Cengage's adjusted revenue has risen 10% ($30.3m) in the fourth quarter, the educational publisher has told investors.
The adjusted revenue grew from from $288.8m to $319.1m while its Learning revenue soared by 14% in the quarter ending 31st March, benefiting from its "sustainable unit" strategy, including contribution from rental partnerships, lower returns and growth in standalone digital.
Earnings before interest, tax, depreciation and amortization (EBITDA) for the quarter was flat. However, (EBITDA) less capital expenditure for the full fiscal year was down 15% ($52m) to $298m, due primarily to investments to drive digital growth in higher education including its controversial new subscription service, Cengage Unlimited, launched in December, expansion of rental partnerships and the normalisation of bonus and commissions compared to the previous year. Revenue for the full fiscal year was flat.
The results follow the news that two authors are suing the publisher over subscription service Cengage Unlimited, saying it will negatively affect their sales and royalty payments.
The suit, which was filed in New York by authors David Knox and Caroline Schact, claims that the introduction of the subscription service “is systematically dismantling and frustrating the business of selling Plaintiffs’ work" in favor of selling subscriptions to Cengage’s digital products, according to Publishers Weekly.
Due to this, the authors "expect their royalties to decline substantially". The suit seeks class action status on behalf of Cengage authors.
According to reports, Cengage Unlimited will give students access to over 20,000 products across 70 disciplines at a cost of $119.99 a semester, or $179.99 for 12 months, offering potentially sizeable savings over buying or renting individual products.
However, the suit claims that in pivoting to its digital subscription service the publisher has “wrongfully” implemented “a unilateral change to the compensation structure for its authors,” switching from “the contractual royalty-on-sale” compensation model, to a “relative use” model, which pays authors a “fractional percentage of Cengage’s subscription fees, based on the relative use of the work.”
The suit also claims that Cengage is not properly compensating authors for its distribution of "digital courseware" and other add-ons such as "multimedia displays, homework, quizzes, tests and other supplements" derived from their authors' work.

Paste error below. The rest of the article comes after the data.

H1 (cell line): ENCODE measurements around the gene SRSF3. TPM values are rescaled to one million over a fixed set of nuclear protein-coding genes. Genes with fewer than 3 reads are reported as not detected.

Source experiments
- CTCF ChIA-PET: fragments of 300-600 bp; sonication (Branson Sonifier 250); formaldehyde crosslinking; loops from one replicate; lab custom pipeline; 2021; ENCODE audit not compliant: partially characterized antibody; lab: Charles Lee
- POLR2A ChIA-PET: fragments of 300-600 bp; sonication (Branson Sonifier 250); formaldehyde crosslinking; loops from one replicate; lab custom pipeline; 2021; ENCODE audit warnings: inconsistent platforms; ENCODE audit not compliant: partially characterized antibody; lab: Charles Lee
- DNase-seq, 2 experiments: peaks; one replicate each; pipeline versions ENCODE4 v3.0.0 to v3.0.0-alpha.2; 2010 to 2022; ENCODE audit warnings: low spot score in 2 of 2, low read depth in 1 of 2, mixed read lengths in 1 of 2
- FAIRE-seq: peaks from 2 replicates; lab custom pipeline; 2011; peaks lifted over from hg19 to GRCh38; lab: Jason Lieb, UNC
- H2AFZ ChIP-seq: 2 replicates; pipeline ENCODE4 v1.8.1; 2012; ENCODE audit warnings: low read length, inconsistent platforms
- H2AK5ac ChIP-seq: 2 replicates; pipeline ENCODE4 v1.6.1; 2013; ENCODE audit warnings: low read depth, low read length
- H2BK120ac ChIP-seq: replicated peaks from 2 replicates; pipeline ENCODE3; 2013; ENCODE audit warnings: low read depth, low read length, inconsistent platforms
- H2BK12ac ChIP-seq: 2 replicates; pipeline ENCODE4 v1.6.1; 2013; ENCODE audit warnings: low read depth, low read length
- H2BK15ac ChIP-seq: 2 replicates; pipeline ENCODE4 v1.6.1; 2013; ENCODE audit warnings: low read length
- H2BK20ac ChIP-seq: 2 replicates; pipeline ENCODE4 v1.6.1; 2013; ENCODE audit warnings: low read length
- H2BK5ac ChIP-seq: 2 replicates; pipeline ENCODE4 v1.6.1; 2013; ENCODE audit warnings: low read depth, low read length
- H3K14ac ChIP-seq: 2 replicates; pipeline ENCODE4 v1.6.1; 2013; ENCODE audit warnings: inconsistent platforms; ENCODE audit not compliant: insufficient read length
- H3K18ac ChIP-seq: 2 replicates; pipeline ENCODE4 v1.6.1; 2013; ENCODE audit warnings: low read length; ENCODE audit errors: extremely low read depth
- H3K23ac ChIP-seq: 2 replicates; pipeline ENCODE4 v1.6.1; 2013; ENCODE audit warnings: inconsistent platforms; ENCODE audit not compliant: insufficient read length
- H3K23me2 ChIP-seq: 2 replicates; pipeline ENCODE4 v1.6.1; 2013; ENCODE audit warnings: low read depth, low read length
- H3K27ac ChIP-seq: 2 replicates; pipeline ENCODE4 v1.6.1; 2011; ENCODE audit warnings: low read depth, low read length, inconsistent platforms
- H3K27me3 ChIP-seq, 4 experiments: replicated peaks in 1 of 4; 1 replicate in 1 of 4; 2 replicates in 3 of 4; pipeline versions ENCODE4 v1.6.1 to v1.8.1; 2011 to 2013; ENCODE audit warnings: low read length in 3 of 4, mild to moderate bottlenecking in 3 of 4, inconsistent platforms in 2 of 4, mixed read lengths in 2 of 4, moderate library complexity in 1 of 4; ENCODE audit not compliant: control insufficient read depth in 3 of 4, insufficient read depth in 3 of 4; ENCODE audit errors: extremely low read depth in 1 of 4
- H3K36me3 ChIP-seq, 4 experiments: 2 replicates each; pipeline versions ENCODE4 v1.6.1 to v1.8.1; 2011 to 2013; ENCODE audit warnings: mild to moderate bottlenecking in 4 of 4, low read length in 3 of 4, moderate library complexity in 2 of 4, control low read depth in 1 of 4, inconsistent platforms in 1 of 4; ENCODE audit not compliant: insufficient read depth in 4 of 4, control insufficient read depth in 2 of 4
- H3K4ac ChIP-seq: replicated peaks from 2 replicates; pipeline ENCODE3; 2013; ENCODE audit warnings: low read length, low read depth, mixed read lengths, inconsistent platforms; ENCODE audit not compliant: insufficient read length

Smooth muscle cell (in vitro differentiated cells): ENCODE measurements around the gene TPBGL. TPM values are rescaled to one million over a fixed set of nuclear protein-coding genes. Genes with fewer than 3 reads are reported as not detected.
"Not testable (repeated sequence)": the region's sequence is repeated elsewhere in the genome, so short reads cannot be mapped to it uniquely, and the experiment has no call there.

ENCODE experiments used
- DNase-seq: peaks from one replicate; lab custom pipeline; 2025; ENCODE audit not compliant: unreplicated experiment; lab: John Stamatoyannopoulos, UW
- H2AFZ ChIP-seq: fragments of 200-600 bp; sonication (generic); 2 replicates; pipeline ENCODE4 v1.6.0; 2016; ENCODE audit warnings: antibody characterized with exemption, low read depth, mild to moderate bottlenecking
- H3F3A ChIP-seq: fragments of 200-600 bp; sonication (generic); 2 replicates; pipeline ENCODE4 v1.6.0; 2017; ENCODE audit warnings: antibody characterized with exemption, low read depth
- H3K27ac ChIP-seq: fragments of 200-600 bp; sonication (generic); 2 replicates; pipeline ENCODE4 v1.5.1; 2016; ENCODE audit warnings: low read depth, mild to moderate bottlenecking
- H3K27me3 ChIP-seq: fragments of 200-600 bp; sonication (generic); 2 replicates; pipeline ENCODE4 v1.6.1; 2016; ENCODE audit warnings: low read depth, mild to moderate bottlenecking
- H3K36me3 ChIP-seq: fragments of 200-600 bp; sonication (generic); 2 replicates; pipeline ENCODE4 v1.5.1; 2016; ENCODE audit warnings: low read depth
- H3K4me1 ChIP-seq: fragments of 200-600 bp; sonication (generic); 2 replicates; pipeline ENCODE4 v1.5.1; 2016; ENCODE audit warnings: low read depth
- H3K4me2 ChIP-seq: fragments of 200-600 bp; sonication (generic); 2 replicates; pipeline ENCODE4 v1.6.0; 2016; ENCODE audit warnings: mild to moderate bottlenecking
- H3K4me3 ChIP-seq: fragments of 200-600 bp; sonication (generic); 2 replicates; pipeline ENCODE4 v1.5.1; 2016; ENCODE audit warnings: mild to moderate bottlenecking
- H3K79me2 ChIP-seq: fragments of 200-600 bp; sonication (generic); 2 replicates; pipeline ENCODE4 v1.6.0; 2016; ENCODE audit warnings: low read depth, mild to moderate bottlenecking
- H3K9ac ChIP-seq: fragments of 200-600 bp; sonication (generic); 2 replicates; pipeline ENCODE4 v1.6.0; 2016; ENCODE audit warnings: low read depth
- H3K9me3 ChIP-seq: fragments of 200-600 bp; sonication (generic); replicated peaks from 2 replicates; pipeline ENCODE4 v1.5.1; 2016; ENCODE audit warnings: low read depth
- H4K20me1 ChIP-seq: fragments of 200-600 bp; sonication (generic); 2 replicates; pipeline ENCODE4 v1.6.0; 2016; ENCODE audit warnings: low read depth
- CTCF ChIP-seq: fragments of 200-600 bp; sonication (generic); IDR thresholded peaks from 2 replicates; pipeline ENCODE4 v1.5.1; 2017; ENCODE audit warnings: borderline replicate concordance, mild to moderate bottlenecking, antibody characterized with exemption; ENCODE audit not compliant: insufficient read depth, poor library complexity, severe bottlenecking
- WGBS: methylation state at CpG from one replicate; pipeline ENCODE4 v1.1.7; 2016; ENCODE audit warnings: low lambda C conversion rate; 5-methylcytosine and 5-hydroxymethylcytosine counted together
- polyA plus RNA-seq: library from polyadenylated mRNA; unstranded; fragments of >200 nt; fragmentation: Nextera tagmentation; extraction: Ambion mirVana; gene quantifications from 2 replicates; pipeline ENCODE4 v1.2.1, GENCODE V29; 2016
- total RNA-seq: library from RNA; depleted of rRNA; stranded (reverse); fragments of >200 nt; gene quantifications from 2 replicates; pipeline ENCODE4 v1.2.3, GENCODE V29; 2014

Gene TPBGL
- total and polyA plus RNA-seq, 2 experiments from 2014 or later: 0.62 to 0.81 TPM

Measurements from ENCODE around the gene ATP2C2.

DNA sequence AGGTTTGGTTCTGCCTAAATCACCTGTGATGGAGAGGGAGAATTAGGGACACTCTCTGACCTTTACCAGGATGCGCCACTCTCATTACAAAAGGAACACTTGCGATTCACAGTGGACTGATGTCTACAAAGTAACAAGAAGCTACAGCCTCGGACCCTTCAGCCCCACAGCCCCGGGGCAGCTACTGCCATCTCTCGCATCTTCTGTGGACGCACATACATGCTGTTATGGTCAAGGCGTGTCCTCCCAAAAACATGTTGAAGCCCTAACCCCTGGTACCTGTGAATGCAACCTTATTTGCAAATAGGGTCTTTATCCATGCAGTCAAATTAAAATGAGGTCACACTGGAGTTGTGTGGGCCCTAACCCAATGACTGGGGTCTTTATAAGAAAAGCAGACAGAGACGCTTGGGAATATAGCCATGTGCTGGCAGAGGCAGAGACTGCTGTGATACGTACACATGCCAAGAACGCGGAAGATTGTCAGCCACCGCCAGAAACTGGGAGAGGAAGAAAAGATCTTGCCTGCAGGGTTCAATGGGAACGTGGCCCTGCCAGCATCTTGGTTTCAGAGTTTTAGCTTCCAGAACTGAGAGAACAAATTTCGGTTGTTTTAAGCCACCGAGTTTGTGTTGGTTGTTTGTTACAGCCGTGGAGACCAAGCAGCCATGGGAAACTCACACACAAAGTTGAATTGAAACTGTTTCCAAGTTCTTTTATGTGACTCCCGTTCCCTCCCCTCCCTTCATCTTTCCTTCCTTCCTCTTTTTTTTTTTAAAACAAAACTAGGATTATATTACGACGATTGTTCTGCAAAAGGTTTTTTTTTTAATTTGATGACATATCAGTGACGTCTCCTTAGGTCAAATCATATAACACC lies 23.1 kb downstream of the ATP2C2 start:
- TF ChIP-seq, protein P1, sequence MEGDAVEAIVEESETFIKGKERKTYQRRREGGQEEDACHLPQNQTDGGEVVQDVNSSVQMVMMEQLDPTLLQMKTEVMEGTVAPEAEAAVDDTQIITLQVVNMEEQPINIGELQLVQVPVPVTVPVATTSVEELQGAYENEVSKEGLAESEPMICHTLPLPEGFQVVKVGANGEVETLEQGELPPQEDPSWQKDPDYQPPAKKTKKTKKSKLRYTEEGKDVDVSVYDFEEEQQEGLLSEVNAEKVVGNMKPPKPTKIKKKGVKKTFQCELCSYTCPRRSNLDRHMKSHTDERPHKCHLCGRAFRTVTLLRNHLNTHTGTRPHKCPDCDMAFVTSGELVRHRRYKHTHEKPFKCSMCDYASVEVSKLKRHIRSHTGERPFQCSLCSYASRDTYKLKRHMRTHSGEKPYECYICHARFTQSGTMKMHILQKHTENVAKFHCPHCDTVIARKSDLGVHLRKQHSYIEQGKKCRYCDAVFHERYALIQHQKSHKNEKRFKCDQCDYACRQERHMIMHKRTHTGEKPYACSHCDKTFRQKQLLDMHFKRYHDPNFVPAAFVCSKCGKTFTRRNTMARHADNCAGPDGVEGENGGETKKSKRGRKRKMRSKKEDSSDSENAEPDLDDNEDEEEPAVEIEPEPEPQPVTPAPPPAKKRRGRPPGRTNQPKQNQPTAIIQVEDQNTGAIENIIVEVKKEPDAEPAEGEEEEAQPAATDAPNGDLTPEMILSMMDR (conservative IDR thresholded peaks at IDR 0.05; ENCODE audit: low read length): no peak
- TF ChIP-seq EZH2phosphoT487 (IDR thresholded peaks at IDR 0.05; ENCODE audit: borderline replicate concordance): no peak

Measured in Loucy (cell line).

The authors add that Cengage is refusing to share the royalty and sales data that would allow them to audit their payments. "Over the past year, Plaintiffs have experienced marked declines in their per-unit royalty payments, and have sought access to underlying sales data and royalty calculations, so that they can determine how their royalties are being calculated. [But] Cengage has adopted a policy of refusing to provide the requested data."
The suit seeks individual and collective damages for Cengage’s alleged breach of the contract, injunctive relief to prohibit Cengage from including authors in Cengage Unlimited without permission, the ability of authors to terminate their contracts if they do not wish to be included in Cengage Unlimited, and a declaratory judgement that Cengage must provide authors with the data needed to audit their payments.
In a statement to PW regarding the suit, Cengage officials said: “We have communicated clearly with our authors that the subscription service is consistent with the terms of their contracts, which we continue to honor. In addition, we have outlined for them the rationale behind the new business model: it is designed to address the decades-old problem of affordability in higher education.
"While we are disappointed that this complaint was filed, as it seeks to perpetuate a broken model of high costs and less access, we are grateful for the support we have received from the majority of our authors, as well as students, faculty and administrators. We remain steadfast in our commitment to proceeding down the path that will ultimately save students hundreds of dollars a year.”
In January the publisher posted a "successful" fiscal year for 2017 on Companies House, citing growth in turnover of 11.1% to £54.5m for the year ended March 2017 while profit dipped from £3.8m to £2.8m.